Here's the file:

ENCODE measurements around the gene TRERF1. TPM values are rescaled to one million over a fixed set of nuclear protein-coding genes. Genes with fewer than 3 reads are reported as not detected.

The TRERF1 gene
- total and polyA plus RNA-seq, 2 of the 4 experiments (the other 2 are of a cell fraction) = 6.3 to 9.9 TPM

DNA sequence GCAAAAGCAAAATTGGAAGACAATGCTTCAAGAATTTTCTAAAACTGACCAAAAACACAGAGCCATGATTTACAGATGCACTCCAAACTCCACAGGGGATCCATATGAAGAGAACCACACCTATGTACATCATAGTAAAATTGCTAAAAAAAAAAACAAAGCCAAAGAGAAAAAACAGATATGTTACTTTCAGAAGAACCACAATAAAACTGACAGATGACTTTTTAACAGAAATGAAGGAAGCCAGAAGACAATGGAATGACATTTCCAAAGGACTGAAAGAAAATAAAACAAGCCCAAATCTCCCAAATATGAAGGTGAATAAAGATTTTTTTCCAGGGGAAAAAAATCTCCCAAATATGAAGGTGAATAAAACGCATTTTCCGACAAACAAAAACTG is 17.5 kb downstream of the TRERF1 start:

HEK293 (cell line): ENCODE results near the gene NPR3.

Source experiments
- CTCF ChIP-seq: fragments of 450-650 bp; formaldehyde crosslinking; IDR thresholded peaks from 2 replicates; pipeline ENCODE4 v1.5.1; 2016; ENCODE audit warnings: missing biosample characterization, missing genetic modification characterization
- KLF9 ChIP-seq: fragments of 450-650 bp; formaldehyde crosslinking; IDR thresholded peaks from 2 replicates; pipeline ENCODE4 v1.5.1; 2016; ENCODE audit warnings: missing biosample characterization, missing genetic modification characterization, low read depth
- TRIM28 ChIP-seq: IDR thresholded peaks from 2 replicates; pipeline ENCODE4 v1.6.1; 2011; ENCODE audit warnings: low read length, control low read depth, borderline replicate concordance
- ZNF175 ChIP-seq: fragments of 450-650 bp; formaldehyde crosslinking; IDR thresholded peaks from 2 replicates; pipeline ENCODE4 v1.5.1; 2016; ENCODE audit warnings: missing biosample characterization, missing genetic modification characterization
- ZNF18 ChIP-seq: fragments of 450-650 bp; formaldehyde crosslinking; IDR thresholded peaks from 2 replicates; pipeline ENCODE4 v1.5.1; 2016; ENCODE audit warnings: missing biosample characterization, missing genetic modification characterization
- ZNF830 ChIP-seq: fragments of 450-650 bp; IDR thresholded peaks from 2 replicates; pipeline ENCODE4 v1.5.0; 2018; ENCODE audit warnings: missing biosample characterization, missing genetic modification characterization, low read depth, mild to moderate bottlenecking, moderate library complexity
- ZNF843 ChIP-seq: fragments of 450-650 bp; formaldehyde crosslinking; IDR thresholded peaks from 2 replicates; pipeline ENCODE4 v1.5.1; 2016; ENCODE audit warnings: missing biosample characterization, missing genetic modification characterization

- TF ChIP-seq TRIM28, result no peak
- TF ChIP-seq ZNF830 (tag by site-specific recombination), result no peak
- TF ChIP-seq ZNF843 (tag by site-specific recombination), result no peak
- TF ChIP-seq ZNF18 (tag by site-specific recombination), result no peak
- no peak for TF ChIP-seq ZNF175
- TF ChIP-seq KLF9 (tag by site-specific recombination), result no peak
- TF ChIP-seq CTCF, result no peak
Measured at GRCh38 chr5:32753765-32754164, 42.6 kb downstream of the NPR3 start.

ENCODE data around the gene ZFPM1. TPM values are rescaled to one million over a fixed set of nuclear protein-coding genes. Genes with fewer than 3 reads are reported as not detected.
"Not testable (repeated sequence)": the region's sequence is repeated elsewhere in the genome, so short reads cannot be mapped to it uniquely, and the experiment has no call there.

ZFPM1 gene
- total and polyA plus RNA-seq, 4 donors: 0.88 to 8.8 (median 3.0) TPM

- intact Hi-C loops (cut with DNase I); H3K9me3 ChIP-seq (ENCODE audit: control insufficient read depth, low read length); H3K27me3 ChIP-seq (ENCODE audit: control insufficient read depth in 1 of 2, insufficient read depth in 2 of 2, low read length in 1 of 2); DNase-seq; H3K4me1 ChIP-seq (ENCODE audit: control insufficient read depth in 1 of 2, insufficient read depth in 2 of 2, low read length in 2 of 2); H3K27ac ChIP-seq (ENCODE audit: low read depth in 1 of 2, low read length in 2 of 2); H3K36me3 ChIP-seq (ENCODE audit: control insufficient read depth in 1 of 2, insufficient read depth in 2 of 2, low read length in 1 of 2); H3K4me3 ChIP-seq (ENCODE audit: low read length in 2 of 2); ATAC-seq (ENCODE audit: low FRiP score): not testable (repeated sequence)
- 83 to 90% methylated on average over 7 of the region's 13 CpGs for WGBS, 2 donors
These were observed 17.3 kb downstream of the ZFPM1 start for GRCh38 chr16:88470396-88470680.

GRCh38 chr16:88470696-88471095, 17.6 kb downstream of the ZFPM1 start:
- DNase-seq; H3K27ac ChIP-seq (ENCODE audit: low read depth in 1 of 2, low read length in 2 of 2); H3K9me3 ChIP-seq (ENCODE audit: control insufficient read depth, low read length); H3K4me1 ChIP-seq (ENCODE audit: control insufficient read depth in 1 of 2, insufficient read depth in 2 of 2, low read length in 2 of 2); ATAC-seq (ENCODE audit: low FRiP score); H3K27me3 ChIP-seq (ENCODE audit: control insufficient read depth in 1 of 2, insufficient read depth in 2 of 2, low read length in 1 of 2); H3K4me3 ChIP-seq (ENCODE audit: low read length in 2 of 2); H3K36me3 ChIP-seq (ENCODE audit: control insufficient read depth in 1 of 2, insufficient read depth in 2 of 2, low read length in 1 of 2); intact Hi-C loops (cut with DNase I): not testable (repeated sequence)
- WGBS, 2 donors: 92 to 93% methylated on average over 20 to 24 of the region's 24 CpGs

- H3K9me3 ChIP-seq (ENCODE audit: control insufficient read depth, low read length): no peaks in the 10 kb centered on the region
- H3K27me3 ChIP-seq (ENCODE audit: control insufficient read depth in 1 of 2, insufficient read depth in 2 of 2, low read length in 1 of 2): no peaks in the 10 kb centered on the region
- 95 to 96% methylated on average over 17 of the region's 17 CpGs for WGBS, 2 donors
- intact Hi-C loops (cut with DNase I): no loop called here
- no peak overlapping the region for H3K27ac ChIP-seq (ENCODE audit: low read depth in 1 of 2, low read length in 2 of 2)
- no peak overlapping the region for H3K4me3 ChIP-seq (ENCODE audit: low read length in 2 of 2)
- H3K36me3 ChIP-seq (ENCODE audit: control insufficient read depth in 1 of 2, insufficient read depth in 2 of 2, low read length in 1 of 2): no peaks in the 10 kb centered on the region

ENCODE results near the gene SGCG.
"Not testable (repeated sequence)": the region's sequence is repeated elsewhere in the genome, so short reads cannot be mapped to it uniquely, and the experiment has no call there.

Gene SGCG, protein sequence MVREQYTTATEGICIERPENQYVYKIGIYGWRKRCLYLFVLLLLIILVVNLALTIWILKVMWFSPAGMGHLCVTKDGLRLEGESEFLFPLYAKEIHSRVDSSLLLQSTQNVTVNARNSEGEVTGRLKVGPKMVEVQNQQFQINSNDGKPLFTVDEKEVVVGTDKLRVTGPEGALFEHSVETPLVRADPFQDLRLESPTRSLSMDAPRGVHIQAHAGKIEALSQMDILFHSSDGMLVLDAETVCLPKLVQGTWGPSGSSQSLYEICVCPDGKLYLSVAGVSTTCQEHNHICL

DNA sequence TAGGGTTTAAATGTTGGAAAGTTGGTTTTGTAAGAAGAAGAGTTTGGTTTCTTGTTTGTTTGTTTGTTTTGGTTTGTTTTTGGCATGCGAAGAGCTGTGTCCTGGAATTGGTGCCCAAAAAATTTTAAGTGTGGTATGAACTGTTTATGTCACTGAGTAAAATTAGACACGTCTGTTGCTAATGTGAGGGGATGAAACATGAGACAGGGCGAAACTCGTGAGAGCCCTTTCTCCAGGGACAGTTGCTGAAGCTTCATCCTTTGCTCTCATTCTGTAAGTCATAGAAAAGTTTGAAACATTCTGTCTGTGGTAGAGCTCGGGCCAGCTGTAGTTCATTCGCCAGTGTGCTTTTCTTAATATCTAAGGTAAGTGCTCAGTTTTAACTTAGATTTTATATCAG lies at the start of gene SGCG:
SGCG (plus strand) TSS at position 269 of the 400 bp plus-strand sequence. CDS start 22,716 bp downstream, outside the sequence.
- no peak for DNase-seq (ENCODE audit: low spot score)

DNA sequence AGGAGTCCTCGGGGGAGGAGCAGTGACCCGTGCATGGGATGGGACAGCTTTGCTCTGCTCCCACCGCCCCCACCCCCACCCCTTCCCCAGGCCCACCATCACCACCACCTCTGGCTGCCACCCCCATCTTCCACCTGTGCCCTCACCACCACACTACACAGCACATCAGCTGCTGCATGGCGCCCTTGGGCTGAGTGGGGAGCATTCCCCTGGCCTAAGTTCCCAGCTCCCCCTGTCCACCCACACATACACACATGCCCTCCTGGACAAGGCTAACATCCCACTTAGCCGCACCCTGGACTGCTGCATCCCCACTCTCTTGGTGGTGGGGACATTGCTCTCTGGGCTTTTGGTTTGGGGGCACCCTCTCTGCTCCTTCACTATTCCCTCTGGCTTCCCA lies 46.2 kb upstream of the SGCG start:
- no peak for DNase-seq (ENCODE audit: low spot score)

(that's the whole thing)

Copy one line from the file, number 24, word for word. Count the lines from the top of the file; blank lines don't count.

ZFPM1 gene